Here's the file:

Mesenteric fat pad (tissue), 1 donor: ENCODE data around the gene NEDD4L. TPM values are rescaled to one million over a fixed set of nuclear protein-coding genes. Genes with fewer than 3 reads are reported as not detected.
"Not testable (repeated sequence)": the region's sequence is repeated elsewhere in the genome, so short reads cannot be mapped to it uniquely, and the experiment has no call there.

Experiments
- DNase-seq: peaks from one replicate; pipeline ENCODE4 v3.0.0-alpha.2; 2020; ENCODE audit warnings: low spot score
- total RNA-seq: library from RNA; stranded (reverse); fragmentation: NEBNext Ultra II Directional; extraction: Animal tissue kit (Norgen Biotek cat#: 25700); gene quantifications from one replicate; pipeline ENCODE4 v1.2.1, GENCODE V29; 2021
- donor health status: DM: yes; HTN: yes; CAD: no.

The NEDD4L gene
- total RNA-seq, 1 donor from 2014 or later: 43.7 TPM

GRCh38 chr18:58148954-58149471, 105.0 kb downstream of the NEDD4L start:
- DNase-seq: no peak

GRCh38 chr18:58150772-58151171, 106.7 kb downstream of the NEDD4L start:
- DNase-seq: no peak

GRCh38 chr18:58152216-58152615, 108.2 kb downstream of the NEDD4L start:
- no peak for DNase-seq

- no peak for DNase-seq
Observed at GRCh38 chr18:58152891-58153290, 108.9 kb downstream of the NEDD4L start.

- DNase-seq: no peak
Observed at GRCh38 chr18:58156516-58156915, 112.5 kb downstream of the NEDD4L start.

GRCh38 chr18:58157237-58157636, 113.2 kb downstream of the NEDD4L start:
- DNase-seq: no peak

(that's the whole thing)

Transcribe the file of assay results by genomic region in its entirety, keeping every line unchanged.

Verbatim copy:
Mesenteric fat pad (tissue), 1 donor: ENCODE data around the gene NEDD4L. TPM values are rescaled to one million over a fixed set of nuclear protein-coding genes. Genes with fewer than 3 reads are reported as not detected.
"Not testable (repeated sequence)": the region's sequence is repeated elsewhere in the genome, so short reads cannot be mapped to it uniquely, and the experiment has no call there.

Experiments
- DNase-seq: peaks from one replicate; pipeline ENCODE4 v3.0.0-alpha.2; 2020; ENCODE audit warnings: low spot score
- total RNA-seq: library from RNA; stranded (reverse); fragmentation: NEBNext Ultra II Directional; extraction: Animal tissue kit (Norgen Biotek cat#: 25700); gene quantifications from one replicate; pipeline ENCODE4 v1.2.1, GENCODE V29; 2021
- donor health status: DM: yes; HTN: yes; CAD: no.

The NEDD4L gene
- total RNA-seq, 1 donor from 2014 or later: 43.7 TPM

GRCh38 chr18:58148954-58149471, 105.0 kb downstream of the NEDD4L start:
- DNase-seq: no peak

GRCh38 chr18:58150772-58151171, 106.7 kb downstream of the NEDD4L start:
- DNase-seq: no peak

GRCh38 chr18:58152216-58152615, 108.2 kb downstream of the NEDD4L start:
- no peak for DNase-seq

- no peak for DNase-seq
Observed at GRCh38 chr18:58152891-58153290, 108.9 kb downstream of the NEDD4L start.

- DNase-seq: no peak
Observed at GRCh38 chr18:58156516-58156915, 112.5 kb downstream of the NEDD4L start.

GRCh38 chr18:58157237-58157636, 113.2 kb downstream of the NEDD4L start:
- DNase-seq: no peak